Richmond Times-Dispatch on May 18, 2012 released the following:
“By: REED WILLIAMS
RICHMOND, Va. —
Attorneys on Thursday argued before a federal appeals panel in Richmond the question of whether a death sentence should be reinstated against Justin Wolfe in a murder-for-hire in Northern Virginia.
Wolfe, 31, was convicted in 2002 of hiring Owen Barber IV to kill Daniel Petrole Jr., Wolfe’s marijuana supplier, in Prince William County. Wolfe was sentenced to death.
Barber, who pleaded guilty to first-degree murder and was sentenced to life in prison, testified as the star witness against Wolfe, but he later recanted that testimony in an affidavit stating that Wolfe did not hire him for the shooting.
Barber later recanted the affidavit. Wolfe has maintained his innocence.
Wolfe’s attorneys argue that no jury would have convicted Wolfe without Barber’s testimony against him, but the Virginia Attorney General’s Office contends that enough other evidence existed to convince a jury of Wolfe’s guilt.
In July, U.S. District Judge Raymond A. Jackson overturned Wolfe’s convictions and sentences, criticizing evidence in the case and finding prosecutorial misconduct. Jackson found that prosecutors failed to provide exculpatory information to Wolfe’s attorneys and allowed Barber to give false testimony.
The Virginia Attorney General’s Office appealed Jackson’s ruling to the 4th U.S. Circuit Court of Appeals.
Katherine Baldwin Burnett, a senior assistant attorney general, argued Thursday before a three-judge panel at the appeals court that the defense had been given full discovery and that the evidence of Wolfe’s guilt was overwhelming at his trial.
Burnett said Jackson was wrong in concluding that Barber’s testimony was the only direct evidence of Wolfe’s guilt. She said Wolfe’s own testimony corroborated the prosecution’s case against him.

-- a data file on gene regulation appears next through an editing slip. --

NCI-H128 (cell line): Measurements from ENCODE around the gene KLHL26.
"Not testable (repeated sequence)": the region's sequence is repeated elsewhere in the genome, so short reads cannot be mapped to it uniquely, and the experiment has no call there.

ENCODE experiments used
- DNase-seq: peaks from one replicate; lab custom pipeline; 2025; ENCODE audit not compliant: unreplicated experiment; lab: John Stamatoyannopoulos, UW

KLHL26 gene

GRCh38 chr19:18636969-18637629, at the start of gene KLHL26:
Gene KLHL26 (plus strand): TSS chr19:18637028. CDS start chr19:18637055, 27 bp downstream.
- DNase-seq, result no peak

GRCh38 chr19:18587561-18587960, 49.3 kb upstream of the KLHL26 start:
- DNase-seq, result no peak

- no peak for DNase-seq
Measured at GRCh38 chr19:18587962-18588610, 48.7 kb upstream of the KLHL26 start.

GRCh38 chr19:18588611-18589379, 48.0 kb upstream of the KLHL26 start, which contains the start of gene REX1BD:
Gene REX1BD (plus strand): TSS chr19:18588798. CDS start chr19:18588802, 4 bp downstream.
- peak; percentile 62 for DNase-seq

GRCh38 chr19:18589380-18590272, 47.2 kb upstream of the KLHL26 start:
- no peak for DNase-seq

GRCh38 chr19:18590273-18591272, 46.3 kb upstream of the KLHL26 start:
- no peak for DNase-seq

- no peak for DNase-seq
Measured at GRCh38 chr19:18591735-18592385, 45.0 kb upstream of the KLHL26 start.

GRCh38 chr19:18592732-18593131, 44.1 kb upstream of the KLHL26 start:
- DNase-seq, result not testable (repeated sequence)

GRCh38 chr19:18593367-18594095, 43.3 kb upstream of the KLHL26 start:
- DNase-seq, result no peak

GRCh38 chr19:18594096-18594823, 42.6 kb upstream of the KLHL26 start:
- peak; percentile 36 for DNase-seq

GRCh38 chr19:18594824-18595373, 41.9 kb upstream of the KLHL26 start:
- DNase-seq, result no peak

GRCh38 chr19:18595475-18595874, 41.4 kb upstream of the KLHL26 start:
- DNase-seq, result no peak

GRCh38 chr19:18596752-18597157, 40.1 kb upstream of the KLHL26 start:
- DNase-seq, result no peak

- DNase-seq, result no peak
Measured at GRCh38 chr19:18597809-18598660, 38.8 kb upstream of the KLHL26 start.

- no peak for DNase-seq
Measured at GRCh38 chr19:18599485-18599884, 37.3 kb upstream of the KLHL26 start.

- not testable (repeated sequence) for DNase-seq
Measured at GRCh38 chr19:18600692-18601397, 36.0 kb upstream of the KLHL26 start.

Ashley C. Parrish, an attorney for Wolfe, said that Jackson observed Barber “eye to eye and face to face” at an evidentiary hearing before concluding that he found Barber’s recantation credible.
The defense has argued that the prosecution should have turned over to the defense a police report detailing a conversation between Barber and an investigator.
According to the report, the detective named Wolfe as a suspect and said Barber would not get the death penalty if he told the truth.
Burnett argued that prosecutors were not obligated to disclose the report to the defense. “This is not material,” Burnett said.
Parrish argued, however, that the report would have been important because it showed that Barber was told he should name Wolfe “or you’re going to get the chair.”
Parrish also said that Barber testified at the trial that he didn’t know Petrole and that police knew that wasn’t true. “This trial was so tainted,” he said.
Wolfe is still in prison. His mother, Terri Steinberg, attended Thursday’s arguments.
“Now that we’re a little closer to the door, it’s like the time clock moves a little slower,” Steinberg said. “Hopefully this nightmare can be over for our family and we can finally start to heal.”
She added that the proceedings also are hard on Petrole’s family.
The appeals court panel will rule on the case at a later date.
According to authorities, on March 5, 2001, Barber fatally shot Petrole after he pulled up to his town house in Bristow after returning from a meeting at which he had given Wolfe between 10 and 15 pounds of high-grade marijuana.”
Douglas McNabb – McNabb Associates, P.C.’s
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